P. Venugopal, J.
1. The plaintiff is the appellant before this Court and the defendants are the respondents. The suit property originally belonged to plaintiff's husband Seetharama Goundar. Under the original of Exhibit A-1, the said Seetharama Goundar settled the suit property in favour of his wife, the plaintiff herein. On the basis of the settlement deed, the, plaintiff has filed the suit for declaration of her title to the suit property and for recovery of possession of the suit property from the defendants. The first defendant contended that the settlement deed (Exhibit A-l) was never acted upon, and Seetharama Goundar himself has revoked the settlement deed under Exhibit B-5 and he is a bona fide purchaser for value from Seetharama Goundar under Exhibit B-1 and the plaintiff is not entitled to a decision and recovery of possession as prayed for. The trial Court held that a valid settlement has been executed in favour of the plaintiff under the original of Exhibit A-1 and the subsequent revocation deed (Exhibit B-S) is an invalid instrument and will not in any way affect the rights of the plaintiff to the suit property. The trial Court further held that the first defendant is not a bona fide purchaser for value, of the suit properties from the plaintiff's husband and on these findings, the trial Court decreed the suit. On appeal, the lower appellate Court held that there was no valid acceptance of the gift by the plaintiff under Exhibit A-1 and the gift under Exhibit A-1 is, therefore, void under Section 122 of the Transfer of Property Act and as the settlement deed is void and not acted upon, the plaintiff's husband executed Exhibit A-5 revoking the settlement deed, and the first defendant is a bona fide purchaser for value and the plaintiff is not, therefore, entitled to the declaration and recovery of possession prayed for in the plaint. Aggrieved against the decree and judgment of the first appellate Court, the plaintiff has filed this second appeal to this Court.
2. Under Section 123 of the Transfer of Property Act, a gift of immovable, property should be mad(c) by a registered instrument signed by or on behalf of the donor and attested by at least two witnesses. The second requirement is there must be acceptance of the gift by the donee. In the instant case there is no dispute regarding the compliance of the first condition. Regarding the compliance of the second condition viz., acceptance of the gift by the donee, the plaintiff herein, the appellate Court has held, that there, is no acceptance of the gift by the donee and even the original of Exhibit A-1 was not handed over to her. Exhibit A-4 recites:
Thus Exhibit A-1 clearly recites that the possession of the property covered under it has been handed over to the donee, the plaintiff herein. Apart from the recitals in Exhibit A-1, P.Ws. 2 and 3, the attestors to Exhibit A-1 have also given evidence that plaintiff has accepted the gift under Exhibit A-l. Thus the twin requirements of valid execution of the gift deed and acceptance of the gift by the decree, are clearly established by the evidence on record. Exhibit A-1 shows that it is an irrevocable deed and the plaintiff's husband Seetharama Goundar has not reserved any power of revocation under Exhibit A-l. On the other hand, Seetharama Goundar has clearly stated in Exhibit A-1, that he would not revoke the settlement deed (Exhibit A-l) for any reason whatsoever. The recitals in Exhibit A-1, thus clearly establish that it is an unconditional, absolute gift in favour of the plaintiff. When there is a valid gift under Exhibit A-1 and the property has vested in favour of the plaintiff, Seetharama Goundar is not competent to execute Exhibit B-5 and revoke the settlement deed which he had executed under Exhibit A-1. Exhibit B-5, is therefore an invalid instrument and has been rightly ignored as not affecting the rights of the plaintiff to the suit property which she got under the original of Exhibit A-l.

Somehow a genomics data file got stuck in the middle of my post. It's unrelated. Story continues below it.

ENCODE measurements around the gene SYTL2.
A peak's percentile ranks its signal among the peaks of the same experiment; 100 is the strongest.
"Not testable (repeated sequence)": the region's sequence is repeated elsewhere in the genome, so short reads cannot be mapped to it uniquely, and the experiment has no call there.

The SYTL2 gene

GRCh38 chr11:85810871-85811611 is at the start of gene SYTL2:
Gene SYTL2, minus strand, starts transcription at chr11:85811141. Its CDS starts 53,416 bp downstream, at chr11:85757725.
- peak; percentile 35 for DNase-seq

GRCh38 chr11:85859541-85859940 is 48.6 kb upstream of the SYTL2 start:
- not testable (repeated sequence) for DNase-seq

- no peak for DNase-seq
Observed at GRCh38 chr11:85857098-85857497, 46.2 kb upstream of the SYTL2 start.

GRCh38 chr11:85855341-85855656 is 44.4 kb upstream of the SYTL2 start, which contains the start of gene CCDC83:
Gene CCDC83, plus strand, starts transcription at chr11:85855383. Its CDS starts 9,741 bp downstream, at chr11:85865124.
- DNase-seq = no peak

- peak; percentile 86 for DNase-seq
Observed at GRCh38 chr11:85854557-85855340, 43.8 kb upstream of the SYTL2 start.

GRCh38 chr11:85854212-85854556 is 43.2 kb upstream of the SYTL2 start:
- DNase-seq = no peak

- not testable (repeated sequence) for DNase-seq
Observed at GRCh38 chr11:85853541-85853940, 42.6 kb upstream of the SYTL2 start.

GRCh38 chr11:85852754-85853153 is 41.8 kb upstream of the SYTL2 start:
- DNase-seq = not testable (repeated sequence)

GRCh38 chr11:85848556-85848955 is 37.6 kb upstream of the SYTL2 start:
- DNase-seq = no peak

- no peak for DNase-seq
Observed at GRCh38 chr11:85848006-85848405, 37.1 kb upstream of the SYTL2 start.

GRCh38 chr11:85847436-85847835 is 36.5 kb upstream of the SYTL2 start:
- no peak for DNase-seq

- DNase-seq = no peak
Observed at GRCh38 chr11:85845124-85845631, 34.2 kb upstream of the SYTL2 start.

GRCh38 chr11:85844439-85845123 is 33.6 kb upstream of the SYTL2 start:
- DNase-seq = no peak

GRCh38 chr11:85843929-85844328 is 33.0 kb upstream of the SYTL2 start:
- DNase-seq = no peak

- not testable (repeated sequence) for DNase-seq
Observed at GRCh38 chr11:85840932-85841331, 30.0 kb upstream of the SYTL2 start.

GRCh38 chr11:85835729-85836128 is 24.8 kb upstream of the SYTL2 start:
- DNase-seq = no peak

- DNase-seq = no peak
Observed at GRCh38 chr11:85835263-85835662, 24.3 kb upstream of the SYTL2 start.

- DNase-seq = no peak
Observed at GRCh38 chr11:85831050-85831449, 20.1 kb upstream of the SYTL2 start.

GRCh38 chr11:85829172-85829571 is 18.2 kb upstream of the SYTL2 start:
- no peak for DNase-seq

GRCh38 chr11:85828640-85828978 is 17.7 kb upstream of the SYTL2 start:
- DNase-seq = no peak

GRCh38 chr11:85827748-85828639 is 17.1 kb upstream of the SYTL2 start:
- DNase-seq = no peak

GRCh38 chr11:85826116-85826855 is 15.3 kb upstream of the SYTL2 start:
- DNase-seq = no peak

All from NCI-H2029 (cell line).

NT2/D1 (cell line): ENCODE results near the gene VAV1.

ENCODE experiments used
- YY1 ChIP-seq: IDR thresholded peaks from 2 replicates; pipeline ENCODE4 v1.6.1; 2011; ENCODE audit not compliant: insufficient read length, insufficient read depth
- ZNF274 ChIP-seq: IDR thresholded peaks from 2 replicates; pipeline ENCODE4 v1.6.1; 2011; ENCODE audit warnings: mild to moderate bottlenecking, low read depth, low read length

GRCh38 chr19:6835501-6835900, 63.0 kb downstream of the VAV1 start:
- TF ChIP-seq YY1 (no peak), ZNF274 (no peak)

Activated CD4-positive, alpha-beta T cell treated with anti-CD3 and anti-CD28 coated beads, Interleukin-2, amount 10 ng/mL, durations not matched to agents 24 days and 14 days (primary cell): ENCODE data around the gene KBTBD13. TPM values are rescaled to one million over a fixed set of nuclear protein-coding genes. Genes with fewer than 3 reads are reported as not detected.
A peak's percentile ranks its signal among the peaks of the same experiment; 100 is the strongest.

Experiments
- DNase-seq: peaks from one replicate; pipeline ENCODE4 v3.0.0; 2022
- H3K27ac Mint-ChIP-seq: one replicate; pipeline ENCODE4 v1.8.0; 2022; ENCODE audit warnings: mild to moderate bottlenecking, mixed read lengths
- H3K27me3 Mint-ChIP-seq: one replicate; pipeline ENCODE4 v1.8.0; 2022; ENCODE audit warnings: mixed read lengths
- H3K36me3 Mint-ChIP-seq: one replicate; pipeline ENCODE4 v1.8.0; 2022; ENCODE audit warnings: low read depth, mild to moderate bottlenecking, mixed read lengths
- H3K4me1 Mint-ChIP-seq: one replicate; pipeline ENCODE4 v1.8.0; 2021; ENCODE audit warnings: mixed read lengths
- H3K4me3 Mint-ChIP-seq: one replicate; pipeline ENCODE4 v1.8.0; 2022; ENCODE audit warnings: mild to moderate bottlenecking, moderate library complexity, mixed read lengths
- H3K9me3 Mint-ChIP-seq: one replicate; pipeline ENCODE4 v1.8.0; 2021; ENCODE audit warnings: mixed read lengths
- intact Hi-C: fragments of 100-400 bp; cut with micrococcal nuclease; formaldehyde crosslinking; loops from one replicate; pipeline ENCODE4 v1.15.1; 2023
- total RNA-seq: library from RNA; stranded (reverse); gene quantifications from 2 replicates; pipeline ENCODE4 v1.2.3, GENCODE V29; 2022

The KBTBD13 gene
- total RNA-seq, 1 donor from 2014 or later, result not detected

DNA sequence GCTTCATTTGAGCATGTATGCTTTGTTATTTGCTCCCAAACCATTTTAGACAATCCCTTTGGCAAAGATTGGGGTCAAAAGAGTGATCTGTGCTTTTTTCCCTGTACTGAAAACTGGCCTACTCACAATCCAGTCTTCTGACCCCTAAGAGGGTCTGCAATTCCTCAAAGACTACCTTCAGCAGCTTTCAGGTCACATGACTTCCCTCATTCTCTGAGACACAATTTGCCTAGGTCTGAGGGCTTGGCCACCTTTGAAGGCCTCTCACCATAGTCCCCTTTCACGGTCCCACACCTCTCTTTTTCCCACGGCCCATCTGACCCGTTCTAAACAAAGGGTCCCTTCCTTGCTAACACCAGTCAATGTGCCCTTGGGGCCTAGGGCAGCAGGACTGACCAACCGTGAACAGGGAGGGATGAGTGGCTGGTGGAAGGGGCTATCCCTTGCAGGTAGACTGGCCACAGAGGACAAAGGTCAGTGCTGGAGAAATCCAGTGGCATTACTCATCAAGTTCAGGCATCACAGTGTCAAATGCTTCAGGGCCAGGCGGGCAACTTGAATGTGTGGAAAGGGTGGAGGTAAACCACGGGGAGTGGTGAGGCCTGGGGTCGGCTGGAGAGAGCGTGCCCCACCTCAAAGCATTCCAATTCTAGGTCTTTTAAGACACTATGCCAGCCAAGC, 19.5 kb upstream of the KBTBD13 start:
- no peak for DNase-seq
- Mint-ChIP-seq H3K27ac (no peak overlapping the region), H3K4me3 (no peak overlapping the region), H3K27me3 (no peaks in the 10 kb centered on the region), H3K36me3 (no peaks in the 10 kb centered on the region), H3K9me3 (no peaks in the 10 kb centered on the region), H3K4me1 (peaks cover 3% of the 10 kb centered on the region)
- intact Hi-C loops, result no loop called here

3. The learned Counsel for the respondents vehemently contended that under Exhibit A-1, there was only a conditional gift in favour of the plaintiff the condition being that she should live with her husband and look after his welfare and co-operate with him and since this condition has not been fulfilled by the plaintiff, Seetharama Goundar was perfectly justified in executing Exhibit B-5 and revoking the settlement deed which he had executed under Exhibit A-1. A perusal of Exhibit A-1 shows that no such condition has been imposed when Seetharama Goundar executed Exhibit A-l. Except expressing a pious wish that the wife must look after him and co-operate with him, there is no indication to show that the gift to the plaintiff under Exhibit A-1 was made subject to the condition that she, should live with him and look after his welfare. In fact, the plea that there was a conditional gift made under Exhibit A-1 has not even been made in the written statement of the first defendant. There is absolutely no evidence to show that Exhibit A-1 was a conditional gift and on the failure of the condition mentioned in Exhibit A-1 it became inoperative and the plaintiff's husband was competent to revoke the name. The learned Counsel for the defendants relied on paragraph 5 of the written statement to show that the plea of conditional gift has been averred in the written statement. A perusal of paragraph 5 of the written statement does not make out a case that Exhibit A-1 was a conditional gift and the property was gifted in favour of the plaintiff subject to certain conditions to be fulfilled by her. The learned Counsel for the respondents contended that after the execution of Exhibit A-1, the plaintiff never lived with her husband and she had never taken possession of the property nor was in enjoyment of the same and as such, the plaintiff's husband was competent to execute Exhibit B-5 and revoke the settlement deed under Exhibit A-l. All these arguments of the learned Counsel for the respondents, overlook one essential fact that when under Section 123 of the Transfer of Property Act, there is a valid, absolute gift in favour of the plaintiff, her failure to continue in possession or her nor living with her husband will not have the effect of divesting the title which has already been vested in favour of the plaintiff as a result of Exhibit A-l. As the execution of the original of Exhibit A-1 has been admitted and as the acceptance of the donee, the plaintiff, herein, is also established, the requirements of Sections 122 and 123 of the Transfer of Property Act are fulfilled and as there is a valid gift in favour of the plaintiff and the title has vested in her favour, her husband cannot unilaterally revoke the gift deed, under Exhibit B-5. In this view of the matter, the finding of the trial Court that under Exhibit A-1, there is a valid gift and the plaintiff's husband cannot revoke the same under Exhibit B-5 is fully justified. In the result, the appeal is allowed, the judgment and decree of the first appellate Court are set aside and that of the trial Court are restored. No costs.